As expected, when the Joint List of four Arab-dominated parties boycotted the funeral of Shimon Peres, the result was fanfare and headlines. Opinions about this conspicuous absence are divided in both the Arab and Jewish sectors. The arguments miss the real question, though: What is the political significance of this boycott? What did Ayman Odeh (head of the Joint List) hope to achieve? Peres had critics among both Arabs and Jews, from Likud supporters to some on the Left. There is little doubt that Odeh’s action increases the separation between Jews and Arabs. It is a gap that has already been widened by politicians on all sides: Netanyahu and Miri Regev excel at cultivating it, but Yair Lapid and Isaac Herzog have also been known to do so.
For more than a week, Syrian and Russian aircraft have bombarded and terrorized the city of Aleppo, killing men, women and children. Assad ordered an aerial and infantry assault to win the war. Ground troops composed of Iraqi militiamen, the Iranian Re…
Following Netanyahu’s Facebook video on September 9th, in which he dubbed as ethnic cleansing any attempt to remove Israeli settlements from the West Bank, he received thousands of likes and much commentary in the media. Pundits tried to guess what had motivated Netanyahu to make a video so surreal and irrational, in which he lashed out against the whole world, a world that opposes the occupation and settlements and views them as a crime against humanity. The problem is that the commentators and journalists are unable to ask the person elected by the public what motivated him. Netanyahu recently invited some of them to closed, private meetings, “briefed” them, but refused to answers questions or give interviews. On the other hand he acts as if he’s an ordinary citizen who shares his thoughts on social media, as implied at the end of the video – “It’s about time someone said it. I just did.”
“Trump is unacceptable. Why are you still endorsing him?” Obama asked members of the Republican Party one hundred days before the next presidential election and six months before leaving office. It is a completely legitimate question, but it is no less legitimate to ask: How did the world’s most important superpower get to a point where Donald Trump became the Republican presidential candidate after easily trouncing all other rivals? How can it be that after almost eight years, Obama leaves behind a conflicted, angry and divisive country in which one candidate constitutes a danger not only to America, but to the entire world?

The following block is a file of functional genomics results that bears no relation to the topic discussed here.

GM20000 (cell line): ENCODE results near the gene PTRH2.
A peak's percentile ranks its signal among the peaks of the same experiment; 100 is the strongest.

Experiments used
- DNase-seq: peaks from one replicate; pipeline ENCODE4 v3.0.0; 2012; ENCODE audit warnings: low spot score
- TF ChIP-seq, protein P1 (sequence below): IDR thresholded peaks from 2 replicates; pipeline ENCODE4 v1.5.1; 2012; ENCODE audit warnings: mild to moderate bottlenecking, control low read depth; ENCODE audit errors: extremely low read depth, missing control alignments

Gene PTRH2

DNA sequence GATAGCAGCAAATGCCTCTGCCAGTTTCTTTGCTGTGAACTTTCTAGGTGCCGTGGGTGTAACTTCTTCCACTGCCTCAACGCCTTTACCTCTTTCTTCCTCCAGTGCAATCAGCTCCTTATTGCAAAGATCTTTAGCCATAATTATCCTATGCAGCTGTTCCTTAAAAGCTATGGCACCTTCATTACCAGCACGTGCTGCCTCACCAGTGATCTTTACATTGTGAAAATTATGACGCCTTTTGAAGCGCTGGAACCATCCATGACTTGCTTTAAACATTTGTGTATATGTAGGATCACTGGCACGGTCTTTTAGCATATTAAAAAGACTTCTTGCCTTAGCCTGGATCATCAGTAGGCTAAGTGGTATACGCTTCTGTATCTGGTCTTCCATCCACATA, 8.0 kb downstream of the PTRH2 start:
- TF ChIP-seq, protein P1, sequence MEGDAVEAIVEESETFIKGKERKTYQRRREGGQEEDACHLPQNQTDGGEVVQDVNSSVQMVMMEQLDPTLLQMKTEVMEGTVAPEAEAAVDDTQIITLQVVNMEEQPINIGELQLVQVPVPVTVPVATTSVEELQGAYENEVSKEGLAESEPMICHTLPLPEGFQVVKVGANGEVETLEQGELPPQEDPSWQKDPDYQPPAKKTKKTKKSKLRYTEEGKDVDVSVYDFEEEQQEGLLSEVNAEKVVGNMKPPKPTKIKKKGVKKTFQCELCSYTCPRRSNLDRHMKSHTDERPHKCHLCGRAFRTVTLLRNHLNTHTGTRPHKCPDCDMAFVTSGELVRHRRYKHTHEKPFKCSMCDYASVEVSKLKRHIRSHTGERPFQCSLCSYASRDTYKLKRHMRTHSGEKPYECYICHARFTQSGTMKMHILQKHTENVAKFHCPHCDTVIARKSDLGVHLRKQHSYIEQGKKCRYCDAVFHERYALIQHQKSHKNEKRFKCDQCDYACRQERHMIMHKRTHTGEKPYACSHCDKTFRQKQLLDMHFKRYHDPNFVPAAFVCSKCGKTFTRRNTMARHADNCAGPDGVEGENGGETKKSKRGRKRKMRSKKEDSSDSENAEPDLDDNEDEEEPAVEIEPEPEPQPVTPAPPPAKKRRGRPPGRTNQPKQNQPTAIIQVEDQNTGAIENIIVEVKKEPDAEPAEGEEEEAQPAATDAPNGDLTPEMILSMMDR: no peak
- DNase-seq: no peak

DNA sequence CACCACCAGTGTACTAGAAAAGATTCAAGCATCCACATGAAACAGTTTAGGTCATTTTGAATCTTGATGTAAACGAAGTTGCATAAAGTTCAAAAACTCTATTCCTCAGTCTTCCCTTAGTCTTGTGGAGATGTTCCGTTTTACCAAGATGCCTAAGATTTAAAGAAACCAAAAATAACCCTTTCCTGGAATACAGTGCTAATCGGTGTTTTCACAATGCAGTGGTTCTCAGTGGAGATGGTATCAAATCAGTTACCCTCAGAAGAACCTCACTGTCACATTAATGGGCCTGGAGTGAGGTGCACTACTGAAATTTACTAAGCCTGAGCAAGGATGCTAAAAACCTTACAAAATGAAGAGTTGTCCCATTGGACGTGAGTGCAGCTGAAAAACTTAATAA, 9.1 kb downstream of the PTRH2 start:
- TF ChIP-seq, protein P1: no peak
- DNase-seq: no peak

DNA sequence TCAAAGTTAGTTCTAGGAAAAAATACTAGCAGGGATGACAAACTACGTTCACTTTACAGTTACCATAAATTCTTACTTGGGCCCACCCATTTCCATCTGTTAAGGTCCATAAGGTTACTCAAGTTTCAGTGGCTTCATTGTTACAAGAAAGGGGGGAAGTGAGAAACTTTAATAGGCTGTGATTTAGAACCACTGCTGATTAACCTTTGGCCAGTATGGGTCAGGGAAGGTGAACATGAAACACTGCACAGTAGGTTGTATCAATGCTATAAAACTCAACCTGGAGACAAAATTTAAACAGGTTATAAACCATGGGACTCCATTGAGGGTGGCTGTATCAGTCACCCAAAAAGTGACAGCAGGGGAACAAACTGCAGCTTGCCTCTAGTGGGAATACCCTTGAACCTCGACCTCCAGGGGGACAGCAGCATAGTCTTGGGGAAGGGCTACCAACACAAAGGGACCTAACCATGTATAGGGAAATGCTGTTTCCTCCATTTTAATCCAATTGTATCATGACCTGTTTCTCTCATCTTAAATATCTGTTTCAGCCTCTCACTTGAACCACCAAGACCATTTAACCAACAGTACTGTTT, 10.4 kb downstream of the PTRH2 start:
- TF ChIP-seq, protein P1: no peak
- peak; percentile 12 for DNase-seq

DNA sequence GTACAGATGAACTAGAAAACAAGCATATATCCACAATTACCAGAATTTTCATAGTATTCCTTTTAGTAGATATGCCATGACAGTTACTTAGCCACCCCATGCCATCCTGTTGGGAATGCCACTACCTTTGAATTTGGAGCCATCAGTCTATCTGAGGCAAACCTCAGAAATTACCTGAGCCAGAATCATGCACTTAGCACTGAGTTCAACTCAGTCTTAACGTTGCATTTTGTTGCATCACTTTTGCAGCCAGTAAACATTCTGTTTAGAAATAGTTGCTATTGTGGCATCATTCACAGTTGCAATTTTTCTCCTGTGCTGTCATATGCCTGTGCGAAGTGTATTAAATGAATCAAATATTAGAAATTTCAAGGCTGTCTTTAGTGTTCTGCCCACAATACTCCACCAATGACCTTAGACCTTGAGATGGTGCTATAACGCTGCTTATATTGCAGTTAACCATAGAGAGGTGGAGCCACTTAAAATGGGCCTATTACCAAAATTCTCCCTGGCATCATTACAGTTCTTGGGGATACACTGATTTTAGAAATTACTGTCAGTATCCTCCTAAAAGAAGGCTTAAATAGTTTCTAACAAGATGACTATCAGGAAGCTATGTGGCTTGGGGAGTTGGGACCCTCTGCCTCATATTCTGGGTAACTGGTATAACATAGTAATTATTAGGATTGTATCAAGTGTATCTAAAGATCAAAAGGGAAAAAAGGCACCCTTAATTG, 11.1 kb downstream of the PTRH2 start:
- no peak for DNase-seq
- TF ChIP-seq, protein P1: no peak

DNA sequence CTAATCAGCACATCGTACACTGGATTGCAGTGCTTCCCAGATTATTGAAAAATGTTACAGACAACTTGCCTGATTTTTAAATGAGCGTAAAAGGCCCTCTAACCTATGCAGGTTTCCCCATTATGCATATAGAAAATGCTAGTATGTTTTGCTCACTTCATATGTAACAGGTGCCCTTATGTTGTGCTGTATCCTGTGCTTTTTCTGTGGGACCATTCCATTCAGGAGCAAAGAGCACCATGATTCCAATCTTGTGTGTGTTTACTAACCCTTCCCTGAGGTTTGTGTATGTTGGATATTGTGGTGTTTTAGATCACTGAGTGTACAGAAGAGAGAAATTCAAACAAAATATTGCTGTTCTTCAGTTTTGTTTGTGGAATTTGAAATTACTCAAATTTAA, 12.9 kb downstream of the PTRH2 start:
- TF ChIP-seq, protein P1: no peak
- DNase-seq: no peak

Against the backdrop of successive wars between Israel and Gaza, a storm is raging around the recent reconciliation agreement between Israel and Turkey. Two Israeli families whose dead sons are in the hands of Hamas accuse Netanyahu of abandoning them because he did not condition the reconciliation on Hamas’ return of the bodies (the assumption being that Turkey could pressure Hamas). In another development, referring to Israel’s raid in 2010 on a Gaza-bound flotilla from Turkey that was meant to break the blockade of Gaza, Hanin Zoabi (Joint List) caused uproar in the Knesset when she referred to the soldiers who killed nine flotilla members as “murderers.” An interesting question is this: what led Netanyahu and Turkey’s Recep Tayyip Erdogan, two leaders whose worldviews are light years apart, to reach an agreement that once seemed unattainable?
They are not just four generals. They are former chiefs of staff, and they are outraged by the fact that their intractable prime minister has appointed an inexperienced Moldavian as defense minister. Of this man it is said: “The closest he ever came to a bullet was a tennis ball whistling past his ear.” The amply decorated generals are soldiers of demonstrated heroism: this one held his fire till he saw the whites of the enemy’s eyes, that one took part in assassinating Abu Jihad on the shore of Tunisia. In stark contrast, the newly appointed defense minister immigrated, settled in the West Bank, and got rich; his heroism has been confined to stonewalling numerous police investigations for corruption. The contrast between Avigdor Lieberman and the group of military men (Moshe Ya’alon, Gabi Ashkenazi, Benny Gantz and Ehud Barak) could hardly be stronger.